I present my home solar water heater, or also known as a solar water heater or solar boiler.
Some call it a solar heater.
I present the way to build a totally homemade water heater, capable of supplying hot water to 4 people every day, at a very low cost, without the need for subsidies.
If you are able to understand my home solar water heater project, you will be able to build and maintain your solar heater without help and without maintenance costs and without paying a high cost for a breakdown.
But not everything is saving money.
The purpose of this home solar water heater project is to understand how the resources of a home solar water heater work.
Solar water heaters are so efficient that they have been exploited commercially for a long time.
Of course it was also unavoidable, it is an open secret that heating water in a black bag or painted bottle is child's play.
I will briefly explain why it works. How to do it at home. How to take advantage of such a good and free resource as the sun, and how to make it ourselves little by little at home and comfortably.
Especially learning a little DIY and plumbing.
Without having to pay such a high price, which is surely what you like the most.
And with performance comparable or superior to many commercial models.
What is a solar water heater
First we have to understand what a solar water heater is and how it works, consisting of a collector and a tank.
And how a solar collector does to heat large amounts of water to such a high temperature in a very short time.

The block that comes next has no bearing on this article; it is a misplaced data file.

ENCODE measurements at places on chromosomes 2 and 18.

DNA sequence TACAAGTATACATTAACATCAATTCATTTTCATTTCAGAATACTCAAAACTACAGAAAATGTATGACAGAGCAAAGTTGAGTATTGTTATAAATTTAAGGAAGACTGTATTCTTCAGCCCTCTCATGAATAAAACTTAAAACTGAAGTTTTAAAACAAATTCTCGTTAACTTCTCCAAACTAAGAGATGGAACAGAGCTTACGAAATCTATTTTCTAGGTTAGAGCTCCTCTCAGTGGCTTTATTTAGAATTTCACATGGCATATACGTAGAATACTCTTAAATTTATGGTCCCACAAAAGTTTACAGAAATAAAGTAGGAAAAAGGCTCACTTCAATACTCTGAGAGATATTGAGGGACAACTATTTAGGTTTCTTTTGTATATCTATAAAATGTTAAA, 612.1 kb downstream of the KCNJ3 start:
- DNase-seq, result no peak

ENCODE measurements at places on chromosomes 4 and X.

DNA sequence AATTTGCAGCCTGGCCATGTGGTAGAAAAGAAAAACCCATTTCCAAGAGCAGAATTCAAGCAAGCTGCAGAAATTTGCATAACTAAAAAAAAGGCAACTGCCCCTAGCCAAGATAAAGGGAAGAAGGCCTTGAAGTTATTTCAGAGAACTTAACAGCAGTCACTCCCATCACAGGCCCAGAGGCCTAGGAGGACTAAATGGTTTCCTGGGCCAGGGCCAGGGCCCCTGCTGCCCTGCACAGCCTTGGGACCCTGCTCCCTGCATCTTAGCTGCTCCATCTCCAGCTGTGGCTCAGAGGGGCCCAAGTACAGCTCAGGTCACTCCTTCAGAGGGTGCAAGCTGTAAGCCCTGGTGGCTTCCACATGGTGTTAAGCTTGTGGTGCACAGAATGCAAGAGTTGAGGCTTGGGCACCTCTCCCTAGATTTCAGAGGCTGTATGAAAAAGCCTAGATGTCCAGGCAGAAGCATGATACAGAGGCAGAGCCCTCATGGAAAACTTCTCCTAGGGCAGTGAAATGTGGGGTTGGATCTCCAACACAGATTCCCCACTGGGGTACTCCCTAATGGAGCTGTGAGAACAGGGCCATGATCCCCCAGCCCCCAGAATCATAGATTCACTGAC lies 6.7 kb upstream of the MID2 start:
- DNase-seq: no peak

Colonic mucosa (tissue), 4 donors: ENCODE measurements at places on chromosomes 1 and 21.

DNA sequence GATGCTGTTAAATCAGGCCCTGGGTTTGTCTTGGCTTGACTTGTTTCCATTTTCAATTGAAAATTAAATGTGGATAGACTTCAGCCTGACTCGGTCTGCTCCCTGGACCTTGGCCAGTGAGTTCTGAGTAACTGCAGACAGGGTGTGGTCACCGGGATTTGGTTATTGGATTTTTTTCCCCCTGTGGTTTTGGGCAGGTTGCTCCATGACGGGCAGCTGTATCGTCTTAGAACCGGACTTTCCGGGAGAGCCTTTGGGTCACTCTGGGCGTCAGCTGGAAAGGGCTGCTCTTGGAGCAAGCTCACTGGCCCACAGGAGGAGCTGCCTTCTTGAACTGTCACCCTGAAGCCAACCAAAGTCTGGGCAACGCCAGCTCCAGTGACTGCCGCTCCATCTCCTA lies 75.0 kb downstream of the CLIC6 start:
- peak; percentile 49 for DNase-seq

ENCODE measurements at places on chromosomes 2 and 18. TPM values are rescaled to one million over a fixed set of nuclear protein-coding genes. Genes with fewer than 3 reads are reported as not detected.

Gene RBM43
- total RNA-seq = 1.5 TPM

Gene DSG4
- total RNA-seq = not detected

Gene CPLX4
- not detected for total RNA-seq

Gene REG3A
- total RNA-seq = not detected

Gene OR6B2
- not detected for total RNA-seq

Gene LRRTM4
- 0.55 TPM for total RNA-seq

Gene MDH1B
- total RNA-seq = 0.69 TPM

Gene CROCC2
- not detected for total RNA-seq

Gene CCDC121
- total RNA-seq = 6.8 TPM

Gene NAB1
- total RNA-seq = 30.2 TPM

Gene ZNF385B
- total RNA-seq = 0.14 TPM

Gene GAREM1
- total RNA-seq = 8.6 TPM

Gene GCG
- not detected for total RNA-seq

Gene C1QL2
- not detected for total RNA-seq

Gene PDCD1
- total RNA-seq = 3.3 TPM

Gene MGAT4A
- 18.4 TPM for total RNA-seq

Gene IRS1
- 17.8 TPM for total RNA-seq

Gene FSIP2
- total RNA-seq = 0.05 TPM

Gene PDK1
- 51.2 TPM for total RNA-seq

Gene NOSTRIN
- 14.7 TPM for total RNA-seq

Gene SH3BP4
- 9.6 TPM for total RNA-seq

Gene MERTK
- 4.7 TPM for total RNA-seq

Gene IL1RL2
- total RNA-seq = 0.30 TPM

Because in the end it consists of that, in heating a lot of water very quickly.
Any homemade or commercial solar water boiler that you can buy, they look for the same function.
Build up a lot of heat inside a box (collector). Transfer that heat to the water that is inside, and carry all those loads of heated water to a tank (accumulator).
What a solar thermal equipment does is to heat the water in cycles and transport them to the accumulator, and while the water is heating up, or if it is the case that it is not heating, simply do nothing.
There are many determining circumstances that make a solar water heater better or worse.
The quality of the collector and reservoir, the way the water circulates and is controlled.
Everything will be explained clearly and the different configurations in which each system can be built.
All solar heaters, both commercial and home, consist of 3 parts to achieve the above described:
The efficiency of our home solar heater will depend on the materials used in the collector and its insulation.
It also strongly depends on the insulation of the water tank.
There are few trade secrets to this, most insulating with polyurethane foam.
We can use whatever comes to hand, polyurethane, cardboard, Styrofoam, rock wool….
It is easier than it seems, we can practically do it 100% at home and with perfectly comparable and superior yields.
Without pump, without differential thermostat, and if we want, even without probes.
I'm not saying it's bad. It can be as respectable as buying a seat panda now.